Follow the assessment process

By John Moore  |  Posted 2007-03-09 Email Print this article Print
 
 
 
 
 
 
 

An outside consultant can bring fresh insights on a company's security practices. Make sure you establish ground rules first.

Follow the assessment process

Security assessments take various forms; the type of assessment performed will dictate the steps involved.

Some assessments aim to measure an organization's security posture against a particular baseline. Such efforts generally hew to a security standard. The International Standards Organization's ISO 17799 standard, for example, is widely used as an information security benchmark. An associated standard, ISO 27001, provides a higher degree of technical specificity compared with ISO 17799, according to Lepofsky.

An outside firm conducting an ISO standard audit will arrive with a checklist that covers a wide range of security practices. An ISO 17799 checklist developed by SANS includes basic queries—does your company have a security policy?—and more technical questions—does your company use a firewall to segregate its network?

Morrow says his company has seen more clients referencing the ISO standards, as well as other standards, "as something they want to use as a security benchmark when choosing an outsourcing vendor."  The American Institute of Certified Public Accountants' Statement on Auditing Standards (SAS) No. 70, Service Organizations, also applies to companies in the outsourcing field such as EDS. "We commonly use SAS 70 audits as a mechanism to efficiently allow our client's auditors to assess our safeguards and policies," Morrow says.

From there, the consultant's auditors conduct I.T. staff interviews as they work down the checklist of security practices. An assessment can begin and end with the list, but Ullrich says this approach falls short.

"One way to tell a good auditor is that they go into the network and verify that certain things are true," he says. "You really want them to get their hands dirty."

In that regard, the consultant who performs the audit can run a vulnerability scan using commercial or open-source vulnerability management software. Vulnerability scanning tools are designed to discover the devices attached to the network and identify security gaps based on a database of known vulnerabilities.

Instead of merely ticking the firewall box, for instance, an auditor can run a scan to see if the firewall is configured properly. A scan might also flag an operating system on a server that lacks a current security patch.

Moving up a notch from vulnerability scanning, a security audit may include penetration testing. Guerrino says the Bank of New York runs general network penetration tests, but also hires firms to conduct tests that focus on specific applications. He describes the latter tests as "ethical hacking." Consultants performing the hack are given access to the corporate application. The purpose of the hack is to see if a tester, posing as an authorized user, can break into an application and then execute transactions or access information without proper authorization.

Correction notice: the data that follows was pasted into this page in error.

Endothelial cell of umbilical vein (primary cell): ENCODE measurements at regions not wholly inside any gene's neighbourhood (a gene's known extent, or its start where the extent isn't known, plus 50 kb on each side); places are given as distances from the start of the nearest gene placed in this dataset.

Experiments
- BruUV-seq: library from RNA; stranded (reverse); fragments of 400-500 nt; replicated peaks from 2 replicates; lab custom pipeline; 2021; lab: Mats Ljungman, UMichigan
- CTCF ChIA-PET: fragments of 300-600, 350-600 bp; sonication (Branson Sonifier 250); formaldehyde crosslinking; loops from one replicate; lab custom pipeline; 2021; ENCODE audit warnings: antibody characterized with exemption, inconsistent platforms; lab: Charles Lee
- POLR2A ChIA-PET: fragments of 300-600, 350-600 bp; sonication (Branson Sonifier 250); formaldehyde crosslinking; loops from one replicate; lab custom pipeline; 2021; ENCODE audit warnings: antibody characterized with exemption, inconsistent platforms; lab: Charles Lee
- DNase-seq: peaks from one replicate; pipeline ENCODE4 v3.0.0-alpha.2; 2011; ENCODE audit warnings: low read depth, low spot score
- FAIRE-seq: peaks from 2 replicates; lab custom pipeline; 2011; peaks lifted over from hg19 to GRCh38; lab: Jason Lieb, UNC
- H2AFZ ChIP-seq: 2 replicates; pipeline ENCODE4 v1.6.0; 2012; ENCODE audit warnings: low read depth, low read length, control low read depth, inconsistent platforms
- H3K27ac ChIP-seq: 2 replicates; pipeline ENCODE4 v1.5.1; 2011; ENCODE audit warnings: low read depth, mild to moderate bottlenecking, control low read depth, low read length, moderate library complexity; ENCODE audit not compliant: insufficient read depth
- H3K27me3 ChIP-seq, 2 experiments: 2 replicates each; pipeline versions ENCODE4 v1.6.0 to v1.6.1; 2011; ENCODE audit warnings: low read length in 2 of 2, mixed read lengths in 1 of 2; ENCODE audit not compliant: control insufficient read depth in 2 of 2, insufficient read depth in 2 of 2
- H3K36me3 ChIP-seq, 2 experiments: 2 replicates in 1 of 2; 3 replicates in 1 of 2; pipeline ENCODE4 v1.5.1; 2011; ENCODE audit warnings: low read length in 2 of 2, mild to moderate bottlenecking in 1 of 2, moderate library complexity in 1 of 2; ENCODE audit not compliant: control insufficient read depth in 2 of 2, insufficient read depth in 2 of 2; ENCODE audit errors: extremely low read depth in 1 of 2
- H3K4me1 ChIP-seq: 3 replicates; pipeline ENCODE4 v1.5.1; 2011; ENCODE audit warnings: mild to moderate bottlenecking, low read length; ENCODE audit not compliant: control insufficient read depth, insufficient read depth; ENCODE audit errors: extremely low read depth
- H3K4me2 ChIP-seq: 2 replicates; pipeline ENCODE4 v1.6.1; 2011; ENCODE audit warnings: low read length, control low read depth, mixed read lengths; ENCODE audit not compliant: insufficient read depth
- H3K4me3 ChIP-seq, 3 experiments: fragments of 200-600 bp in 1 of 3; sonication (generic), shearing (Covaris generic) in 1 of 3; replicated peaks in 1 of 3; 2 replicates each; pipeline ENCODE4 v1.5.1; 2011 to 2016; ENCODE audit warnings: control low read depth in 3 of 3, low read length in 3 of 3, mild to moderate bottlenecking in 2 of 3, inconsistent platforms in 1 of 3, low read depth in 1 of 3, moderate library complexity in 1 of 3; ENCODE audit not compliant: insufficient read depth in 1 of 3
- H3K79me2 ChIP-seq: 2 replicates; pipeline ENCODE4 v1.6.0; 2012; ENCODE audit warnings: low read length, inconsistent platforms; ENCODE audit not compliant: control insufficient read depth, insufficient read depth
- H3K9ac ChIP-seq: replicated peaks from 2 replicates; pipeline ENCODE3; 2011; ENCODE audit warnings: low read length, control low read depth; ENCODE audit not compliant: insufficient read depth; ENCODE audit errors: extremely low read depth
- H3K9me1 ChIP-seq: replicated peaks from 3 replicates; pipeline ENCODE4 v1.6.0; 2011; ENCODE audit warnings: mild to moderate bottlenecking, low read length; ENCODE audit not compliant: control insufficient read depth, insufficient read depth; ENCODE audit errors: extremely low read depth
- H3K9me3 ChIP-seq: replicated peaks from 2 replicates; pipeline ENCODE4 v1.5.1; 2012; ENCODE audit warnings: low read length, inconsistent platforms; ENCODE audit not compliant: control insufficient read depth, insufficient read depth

This practice, for example, can be used to test whether an application follows the principle of input validation, which restricts users accessing an application to predefined input field values. An online ordering system, for example, may only accept a certain number of digits in the credit-card entry field. Without this measure, an intruder may be able to enter malicious code in the input field.

"An ethical hack will pass unexpected data to the application to see how it reacts," Guerrino says. The tester can see how the application behaves "when it gets something it is not anticipating," he adds.

Each security issue that turns up during an assessment is tracked in a database and then reviewed with application developers to gauge the level of risk, potential impact of a breach and the likelihood that a vulnerability can be remotely exploited, Guerrino says. "Once the level of risk is identified, we work with the application developers to ensure they remediate findings in a timely manner," he explains.

Vulnerability scans, penetration tests and ethical hacking may follow the checklist phase of an audit. They can also be performed independently of each other. While organizations may hire outsiders to conduct the various tests, some opt to conduct them using internal resources.

"We have pretty much taken everything in-house now," says Mark Odiorne, chief information security officer at Scottish Re, a life reinsurance company. He says the in-house approach lets the company schedule penetration tests as needed (see "Taking Charge" next).



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John writes the Contract Watch column and his own column for the Channel Insider.

John has covered the information-technology industry for 15 years, focusing on government issues, systems integrators, resellers and channel activities. Prior to working with Channel Insider, he was an editor at Smart Partner, and a department editor at Federal Computer Week, a newspaper covering federal information technology. At Federal Computer Week, John covered federal contractors and compiled the publication's annual ranking of the market's top 25 integrators. John also was a senior editor in the Washington, D.C., bureau of Computer Systems News.

 
 
 
 
 
 

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